Rural Missouri Magazine

Laura's memories
Mansfield community recounts the stories of famous hometown author

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by Erin Stubblefield

During the grand finale of the dress rehearsal, the entire cast playing the Ingalls family, including Almanzo, ends the performance with a bow. For 20 years, the community of Mansfield has performed "Laura's Memories," a musical about hometown author Laura Ingalls Wilder.

Men garbed in bib overalls and women in their prairie dresses hold hands, dancing to the tune Pa plays on his fiddle, while the younger ones savor the warm maple syrup at Grandpa’s log cabin.

And that’s only one of Laura’s memories from this Little House on the Prairie production.

Ozark Mountain Players (OMP) in Mansfield has featured just one musical for two decades. But what started out as a modest production has matured into a pageant-like performance fueled by the community and viewed by an international audience.

This fall, the production company celebrates the 20th anniversary of “Laura’s Memories,” a musical that shares the memories of Laura Ingalls Wilder, known for writing the famous “Little House” series of eight books based on her pioneer life.

Wilder lived 60 years of her life in southern Missouri and considered Mansfield her home. Her Missouri cottage is now preserved as a historical museum, and “Laura’s Memories” is another way the community continues to honor their famed pioneer.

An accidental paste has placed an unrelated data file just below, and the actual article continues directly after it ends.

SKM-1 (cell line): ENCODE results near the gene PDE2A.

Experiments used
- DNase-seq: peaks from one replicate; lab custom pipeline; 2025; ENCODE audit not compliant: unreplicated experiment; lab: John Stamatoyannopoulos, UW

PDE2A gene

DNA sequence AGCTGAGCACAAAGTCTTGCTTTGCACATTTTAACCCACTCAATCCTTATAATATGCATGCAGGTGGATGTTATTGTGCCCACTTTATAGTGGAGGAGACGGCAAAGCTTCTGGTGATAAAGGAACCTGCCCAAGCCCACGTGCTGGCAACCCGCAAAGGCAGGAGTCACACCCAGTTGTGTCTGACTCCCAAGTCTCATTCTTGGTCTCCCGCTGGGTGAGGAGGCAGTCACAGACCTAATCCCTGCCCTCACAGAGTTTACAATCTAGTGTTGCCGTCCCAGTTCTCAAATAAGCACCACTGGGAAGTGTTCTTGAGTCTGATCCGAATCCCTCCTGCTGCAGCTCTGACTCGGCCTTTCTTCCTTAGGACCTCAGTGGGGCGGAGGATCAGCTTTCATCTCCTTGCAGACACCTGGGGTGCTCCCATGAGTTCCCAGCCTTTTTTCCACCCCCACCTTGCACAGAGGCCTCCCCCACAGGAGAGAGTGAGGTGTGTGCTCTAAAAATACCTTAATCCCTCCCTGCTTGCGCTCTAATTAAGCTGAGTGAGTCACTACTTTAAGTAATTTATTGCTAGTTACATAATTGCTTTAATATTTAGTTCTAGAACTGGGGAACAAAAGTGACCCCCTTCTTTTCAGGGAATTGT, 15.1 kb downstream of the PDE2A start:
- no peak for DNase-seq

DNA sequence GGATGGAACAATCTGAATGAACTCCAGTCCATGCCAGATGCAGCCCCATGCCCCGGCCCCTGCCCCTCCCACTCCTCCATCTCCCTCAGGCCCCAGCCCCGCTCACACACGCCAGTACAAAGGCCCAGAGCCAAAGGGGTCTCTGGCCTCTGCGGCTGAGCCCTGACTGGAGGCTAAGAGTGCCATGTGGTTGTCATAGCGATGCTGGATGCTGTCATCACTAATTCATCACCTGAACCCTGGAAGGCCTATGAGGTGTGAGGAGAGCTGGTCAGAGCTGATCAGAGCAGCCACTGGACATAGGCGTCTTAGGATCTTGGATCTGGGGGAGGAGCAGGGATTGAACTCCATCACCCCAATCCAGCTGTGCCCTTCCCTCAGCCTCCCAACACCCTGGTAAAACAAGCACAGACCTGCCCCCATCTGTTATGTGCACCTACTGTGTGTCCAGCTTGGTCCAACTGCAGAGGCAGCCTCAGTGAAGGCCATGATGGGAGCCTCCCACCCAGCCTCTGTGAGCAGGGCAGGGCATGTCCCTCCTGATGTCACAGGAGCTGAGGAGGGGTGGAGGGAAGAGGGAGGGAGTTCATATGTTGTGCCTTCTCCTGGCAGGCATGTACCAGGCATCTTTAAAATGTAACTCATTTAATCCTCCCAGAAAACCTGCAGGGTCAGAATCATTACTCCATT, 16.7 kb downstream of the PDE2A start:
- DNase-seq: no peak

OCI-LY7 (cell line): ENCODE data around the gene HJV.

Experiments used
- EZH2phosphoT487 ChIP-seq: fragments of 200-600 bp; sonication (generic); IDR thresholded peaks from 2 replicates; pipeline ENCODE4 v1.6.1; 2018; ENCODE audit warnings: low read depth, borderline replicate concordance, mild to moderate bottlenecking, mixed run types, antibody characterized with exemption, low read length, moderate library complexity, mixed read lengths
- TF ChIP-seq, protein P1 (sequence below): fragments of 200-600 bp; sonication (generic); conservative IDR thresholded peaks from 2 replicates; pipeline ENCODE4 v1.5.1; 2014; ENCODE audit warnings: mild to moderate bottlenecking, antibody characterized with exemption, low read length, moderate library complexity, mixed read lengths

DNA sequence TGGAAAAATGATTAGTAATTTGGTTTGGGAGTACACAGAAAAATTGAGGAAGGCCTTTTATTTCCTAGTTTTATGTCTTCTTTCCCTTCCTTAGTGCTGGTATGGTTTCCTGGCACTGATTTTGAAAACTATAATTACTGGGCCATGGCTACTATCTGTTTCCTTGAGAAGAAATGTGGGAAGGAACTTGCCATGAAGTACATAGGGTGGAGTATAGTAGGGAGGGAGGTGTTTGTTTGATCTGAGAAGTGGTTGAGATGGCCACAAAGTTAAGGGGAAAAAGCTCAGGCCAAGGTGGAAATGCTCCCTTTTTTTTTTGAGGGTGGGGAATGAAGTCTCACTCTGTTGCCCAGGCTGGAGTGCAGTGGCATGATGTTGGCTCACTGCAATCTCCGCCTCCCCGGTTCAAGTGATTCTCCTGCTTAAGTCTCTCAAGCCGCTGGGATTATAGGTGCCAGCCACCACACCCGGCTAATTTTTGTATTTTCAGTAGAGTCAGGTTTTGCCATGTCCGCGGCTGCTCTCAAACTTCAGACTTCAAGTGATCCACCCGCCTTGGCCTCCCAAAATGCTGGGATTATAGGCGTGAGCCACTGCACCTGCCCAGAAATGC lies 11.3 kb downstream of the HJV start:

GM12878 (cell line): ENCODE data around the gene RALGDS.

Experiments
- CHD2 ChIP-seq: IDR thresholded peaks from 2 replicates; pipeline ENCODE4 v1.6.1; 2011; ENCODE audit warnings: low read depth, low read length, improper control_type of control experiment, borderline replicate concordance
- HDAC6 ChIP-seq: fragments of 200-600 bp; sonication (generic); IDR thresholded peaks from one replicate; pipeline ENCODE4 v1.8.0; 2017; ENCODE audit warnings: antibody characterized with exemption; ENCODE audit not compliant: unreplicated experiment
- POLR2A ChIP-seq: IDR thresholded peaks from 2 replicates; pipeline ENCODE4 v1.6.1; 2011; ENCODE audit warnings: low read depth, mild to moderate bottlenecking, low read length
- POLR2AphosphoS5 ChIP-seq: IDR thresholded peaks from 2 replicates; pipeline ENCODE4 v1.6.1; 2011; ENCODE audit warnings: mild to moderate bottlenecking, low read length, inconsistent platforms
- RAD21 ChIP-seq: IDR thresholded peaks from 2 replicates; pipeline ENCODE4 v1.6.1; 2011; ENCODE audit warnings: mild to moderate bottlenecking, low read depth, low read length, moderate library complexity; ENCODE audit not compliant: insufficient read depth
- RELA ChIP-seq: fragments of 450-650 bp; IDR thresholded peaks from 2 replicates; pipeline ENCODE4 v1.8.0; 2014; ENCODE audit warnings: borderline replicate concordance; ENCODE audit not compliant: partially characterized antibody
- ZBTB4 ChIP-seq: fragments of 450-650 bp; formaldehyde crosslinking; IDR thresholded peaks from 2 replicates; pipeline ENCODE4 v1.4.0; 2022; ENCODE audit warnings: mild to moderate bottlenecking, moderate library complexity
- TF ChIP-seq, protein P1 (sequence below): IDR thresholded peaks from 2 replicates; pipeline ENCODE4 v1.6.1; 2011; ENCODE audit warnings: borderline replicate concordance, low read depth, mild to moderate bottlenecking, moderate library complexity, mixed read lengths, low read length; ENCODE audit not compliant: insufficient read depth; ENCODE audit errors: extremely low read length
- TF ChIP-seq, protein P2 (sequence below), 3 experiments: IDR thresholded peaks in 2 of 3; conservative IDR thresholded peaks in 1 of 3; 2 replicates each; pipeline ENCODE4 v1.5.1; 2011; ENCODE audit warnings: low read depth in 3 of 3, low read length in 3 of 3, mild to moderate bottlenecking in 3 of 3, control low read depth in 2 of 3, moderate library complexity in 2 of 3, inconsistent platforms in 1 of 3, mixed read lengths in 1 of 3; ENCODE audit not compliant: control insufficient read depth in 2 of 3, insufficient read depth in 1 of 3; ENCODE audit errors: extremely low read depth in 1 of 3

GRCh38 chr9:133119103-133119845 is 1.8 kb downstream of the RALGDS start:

Nellie, played by Bailey Adams, glares at her brother Willie, who stole her hand mirror. Bailey has been in the production for four years, making it easy for her to slip into character on the first night of dress rehearsal.

Staying true to the books and time period, playwright Terry Spyres of Springfield fleshes out the stories and memories told by Wilder in the “Little House” collection and includes much of the original dialogue Wilder penned in her books.

“The television series took a lot of liberties, but I wanted this to be more authentic,” she says. “I need to stay true to Laura.”

Spyres admits to taking some freedoms with Harriet Oleson, the store owner’s haughty wife, to show more of the character’s pompous nature and to add humor to the production.

The outdoor drama, powered by Se-Ma-No Electric Cooperative, has attracted a worldwide audience, including a group from Japan, which visited Mansfield to see the homestead of the Little House author and main character in the popular TV series “Little House on the Prairie.”

But there is also a more loyal following. An Amish community from northern Arkansas has seen the show mature since its beginning. They travel to Mansfield every year on a pickup bed trailer pulled by a tractor.